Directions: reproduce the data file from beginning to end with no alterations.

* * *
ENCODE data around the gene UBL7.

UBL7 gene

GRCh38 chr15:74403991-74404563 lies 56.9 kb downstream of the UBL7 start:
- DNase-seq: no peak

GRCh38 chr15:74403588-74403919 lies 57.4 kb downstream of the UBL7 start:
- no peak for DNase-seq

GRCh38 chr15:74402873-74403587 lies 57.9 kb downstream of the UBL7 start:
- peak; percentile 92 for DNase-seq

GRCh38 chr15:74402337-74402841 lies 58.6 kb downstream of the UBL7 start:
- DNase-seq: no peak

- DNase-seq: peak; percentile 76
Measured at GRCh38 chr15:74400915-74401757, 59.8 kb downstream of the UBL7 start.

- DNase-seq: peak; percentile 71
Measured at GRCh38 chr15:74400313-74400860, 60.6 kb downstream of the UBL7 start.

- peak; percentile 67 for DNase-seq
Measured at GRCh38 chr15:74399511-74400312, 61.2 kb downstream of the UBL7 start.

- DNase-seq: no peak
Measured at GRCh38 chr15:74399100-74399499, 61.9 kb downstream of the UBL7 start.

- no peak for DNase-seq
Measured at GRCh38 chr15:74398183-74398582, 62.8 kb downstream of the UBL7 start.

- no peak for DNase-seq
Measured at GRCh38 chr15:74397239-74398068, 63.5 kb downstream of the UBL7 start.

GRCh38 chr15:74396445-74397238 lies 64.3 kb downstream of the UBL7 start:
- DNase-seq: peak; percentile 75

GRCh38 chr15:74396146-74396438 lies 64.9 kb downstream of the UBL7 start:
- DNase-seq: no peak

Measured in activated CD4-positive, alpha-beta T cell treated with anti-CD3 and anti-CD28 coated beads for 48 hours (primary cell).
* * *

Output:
ENCODE data around the gene UBL7.

UBL7 gene

GRCh38 chr15:74403991-74404563 lies 56.9 kb downstream of the UBL7 start:
- DNase-seq: no peak

GRCh38 chr15:74403588-74403919 lies 57.4 kb downstream of the UBL7 start:
- no peak for DNase-seq

GRCh38 chr15:74402873-74403587 lies 57.9 kb downstream of the UBL7 start:
- peak; percentile 92 for DNase-seq

GRCh38 chr15:74402337-74402841 lies 58.6 kb downstream of the UBL7 start:
- DNase-seq: no peak

- DNase-seq: peak; percentile 76
Measured at GRCh38 chr15:74400915-74401757, 59.8 kb downstream of the UBL7 start.

- DNase-seq: peak; percentile 71
Measured at GRCh38 chr15:74400313-74400860, 60.6 kb downstream of the UBL7 start.

- peak; percentile 67 for DNase-seq
Measured at GRCh38 chr15:74399511-74400312, 61.2 kb downstream of the UBL7 start.

- DNase-seq: no peak
Measured at GRCh38 chr15:74399100-74399499, 61.9 kb downstream of the UBL7 start.

- no peak for DNase-seq
Measured at GRCh38 chr15:74398183-74398582, 62.8 kb downstream of the UBL7 start.

- no peak for DNase-seq
Measured at GRCh38 chr15:74397239-74398068, 63.5 kb downstream of the UBL7 start.

GRCh38 chr15:74396445-74397238 lies 64.3 kb downstream of the UBL7 start:
- DNase-seq: peak; percentile 75

GRCh38 chr15:74396146-74396438 lies 64.9 kb downstream of the UBL7 start:
- DNase-seq: no peak

Measured in activated CD4-positive, alpha-beta T cell treated with anti-CD3 and anti-CD28 coated beads for 48 hours (primary cell).